The history of the area is mostly conveyed through the missionaries. They have described the villages (which could be 20 to 200 people per village) as constantly fighting. As they were the conquering people. The missionaries witnessed the people of the tribes gathering in a hut before the hunt and arguing, and then if there was a greater discrepancy then a whole village would be burt to the ground. Women were stolen and taken to other villages, and men were killed.

Ok, there may have been some fighting, but I believe the Missionaries would gain more by portraying the Native people as quarrelsome and aggressive. Why would they need the Missionaries if they were a peaceful, loving people?

Our winery is at the mouth of the creek, and the Missionaries as well as the Native people from the San Antonio area said the people from the west side of the 101 spoke another language. Which were the Las Gallinas people. the Salians people lived around the Mission, and along the banks of the Salinas river. People came into the area to view the Mission, and the new people. Sometimes Spanish guards would accompany them, which means they were prisoners of the Spanish guards. They brought the Native people to the Mission to work as slaves.

It is hard to fathom what people were thinking as they were escorted to the Mission under guards. They would not be able to live their lives as they once did, following the seasons through hunting and gathering. The Spanish thought the land was cleared as some kind of miracle, but it was the Native people that cleared the land by burning the grasses around the trees so it would be easier to gather the acorns.

I believe we need to have the whole story, not just the one we were handed. People lived and loved on this soil as we do, and knowing that there were two different tribes of Naitve people is beautiful to me. It is unfortunate what happened in history! There is nothing we can do to change it, but we can learn more about the cultures that once inhabited the land.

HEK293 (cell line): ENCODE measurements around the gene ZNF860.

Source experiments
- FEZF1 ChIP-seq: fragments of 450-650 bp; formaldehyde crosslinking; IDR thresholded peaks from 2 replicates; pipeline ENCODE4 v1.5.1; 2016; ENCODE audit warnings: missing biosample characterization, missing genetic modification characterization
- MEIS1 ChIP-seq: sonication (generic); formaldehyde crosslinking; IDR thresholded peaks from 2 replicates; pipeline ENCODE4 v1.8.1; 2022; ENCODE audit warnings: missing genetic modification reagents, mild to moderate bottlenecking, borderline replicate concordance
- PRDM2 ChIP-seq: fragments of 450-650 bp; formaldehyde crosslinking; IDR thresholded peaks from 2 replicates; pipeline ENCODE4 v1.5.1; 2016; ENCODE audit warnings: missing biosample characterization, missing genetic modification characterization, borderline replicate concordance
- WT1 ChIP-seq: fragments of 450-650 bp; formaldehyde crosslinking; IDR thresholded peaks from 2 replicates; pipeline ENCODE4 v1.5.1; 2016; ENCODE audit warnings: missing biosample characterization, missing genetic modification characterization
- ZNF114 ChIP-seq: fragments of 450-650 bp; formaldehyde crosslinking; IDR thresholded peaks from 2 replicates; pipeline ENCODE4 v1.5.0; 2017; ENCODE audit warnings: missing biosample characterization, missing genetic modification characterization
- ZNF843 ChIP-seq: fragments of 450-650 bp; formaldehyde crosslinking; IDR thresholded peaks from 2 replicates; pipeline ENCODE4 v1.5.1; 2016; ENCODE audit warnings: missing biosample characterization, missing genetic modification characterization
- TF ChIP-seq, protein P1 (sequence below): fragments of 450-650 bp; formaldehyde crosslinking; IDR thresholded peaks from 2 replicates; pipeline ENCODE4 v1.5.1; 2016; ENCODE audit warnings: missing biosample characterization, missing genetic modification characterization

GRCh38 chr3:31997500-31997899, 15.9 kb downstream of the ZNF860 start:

Want to learn more about the Chumash or the Salinas?

Photography, San Luis Sunday

Missions of California, San Miguel

I feel very blessed to live in a town with an old Mission. We happen to live in a county that has two historic missions. Often, when I am just passing by, I go into the sanctuary to pray. It is so therapeutic for me. Just breathing in the air that has so much fascinating history just thrills me. The passion of the Spanish people that came here believing they could make all the difference in the lives of the people that inhabited this land for centuries astounds me. Mission

Does civilizing people make them better people? How is one interpretation of civilization better than another? When conquering one area the Spanish monks would bring a bell even to the spot where a camp or possible mission would be, and dividing the hours of the day was one of the first changes that would be implemented on the people that inhabited the land. Cannon

I get that we can’t change history. We have to ascertain from history what we would do different so we don’t make the same mistakes ever again. So many people though time have been oppressed, enslaved, and beaten down because the ones doing the conquering believed their method was better. When I am at the mission I think about the people that had a distain for the monks, and those that wanted to believe they were being led into a better direction. The artists that painted the walls given a different opportunity, the ones learning music feeling elation, the ones feeling like they were prisoners. Being among the artifacts and the ruins conjures so many different emotions. Ultimately, I go with the feelings of elation. As much as there is truth to the fact that people have been oppressed since the beginning of time. We as humans are getting better about being just towards one another. Oh sure, we are not there yet, however as long as we make strides to do better, and live fulfilling lives as we help each other along the way…we are going to get there!Sun dial

Happiness Project, Photography, San Luis Obispo Sites

Mission San Miguel

When we were about to move from the SF Bay Area, I wanted to move to one of the towns that had a Mission. My husband wasn’t on board at first, but then we found the most beautiful place that had our names all over it.

Here is a photo I took recently after I attended Mass in the morning. The morning light was perfect.

Contessa/SanMiguel
Contessa/SanMiguel